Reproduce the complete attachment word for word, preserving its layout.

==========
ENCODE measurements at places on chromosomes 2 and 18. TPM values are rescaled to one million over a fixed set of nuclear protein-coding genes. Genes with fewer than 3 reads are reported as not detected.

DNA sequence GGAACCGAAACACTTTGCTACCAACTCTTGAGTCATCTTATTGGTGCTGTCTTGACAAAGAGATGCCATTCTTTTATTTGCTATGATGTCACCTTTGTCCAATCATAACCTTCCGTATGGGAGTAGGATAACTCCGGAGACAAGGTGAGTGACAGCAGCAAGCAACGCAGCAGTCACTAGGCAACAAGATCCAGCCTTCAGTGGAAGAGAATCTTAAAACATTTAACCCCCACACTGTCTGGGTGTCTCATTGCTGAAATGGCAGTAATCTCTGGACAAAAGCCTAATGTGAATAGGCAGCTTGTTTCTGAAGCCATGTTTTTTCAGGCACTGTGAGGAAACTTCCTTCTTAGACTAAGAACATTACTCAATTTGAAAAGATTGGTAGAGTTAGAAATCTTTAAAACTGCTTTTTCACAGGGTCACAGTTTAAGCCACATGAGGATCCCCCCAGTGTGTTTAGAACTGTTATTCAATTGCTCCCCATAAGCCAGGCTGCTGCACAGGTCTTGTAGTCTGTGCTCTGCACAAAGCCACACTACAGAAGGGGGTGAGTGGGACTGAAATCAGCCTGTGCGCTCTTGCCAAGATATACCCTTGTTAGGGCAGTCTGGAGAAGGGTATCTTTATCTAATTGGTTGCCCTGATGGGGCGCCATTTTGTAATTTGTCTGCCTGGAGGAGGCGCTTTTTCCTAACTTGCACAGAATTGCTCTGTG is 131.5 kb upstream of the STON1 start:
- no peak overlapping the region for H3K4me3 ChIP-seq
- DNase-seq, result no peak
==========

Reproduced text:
ENCODE measurements at places on chromosomes 2 and 18. TPM values are rescaled to one million over a fixed set of nuclear protein-coding genes. Genes with fewer than 3 reads are reported as not detected.

DNA sequence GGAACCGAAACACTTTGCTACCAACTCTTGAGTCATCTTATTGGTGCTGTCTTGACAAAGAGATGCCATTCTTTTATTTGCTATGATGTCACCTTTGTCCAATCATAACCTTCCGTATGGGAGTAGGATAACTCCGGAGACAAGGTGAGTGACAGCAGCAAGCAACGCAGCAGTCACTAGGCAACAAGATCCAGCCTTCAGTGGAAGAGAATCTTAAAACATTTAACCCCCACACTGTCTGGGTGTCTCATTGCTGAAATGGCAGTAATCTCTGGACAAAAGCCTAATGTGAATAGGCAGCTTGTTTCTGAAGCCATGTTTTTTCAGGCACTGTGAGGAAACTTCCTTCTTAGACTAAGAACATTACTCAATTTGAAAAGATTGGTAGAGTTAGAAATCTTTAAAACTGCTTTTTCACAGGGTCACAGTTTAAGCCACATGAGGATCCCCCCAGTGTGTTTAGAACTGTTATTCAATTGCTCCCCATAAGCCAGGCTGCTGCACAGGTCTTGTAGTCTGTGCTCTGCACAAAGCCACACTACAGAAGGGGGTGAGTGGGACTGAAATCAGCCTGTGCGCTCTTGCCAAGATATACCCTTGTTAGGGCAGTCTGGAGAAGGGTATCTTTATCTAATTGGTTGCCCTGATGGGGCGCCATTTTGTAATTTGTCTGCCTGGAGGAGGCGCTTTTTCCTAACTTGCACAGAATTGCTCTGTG is 131.5 kb upstream of the STON1 start:
- no peak overlapping the region for H3K4me3 ChIP-seq
- DNase-seq, result no peak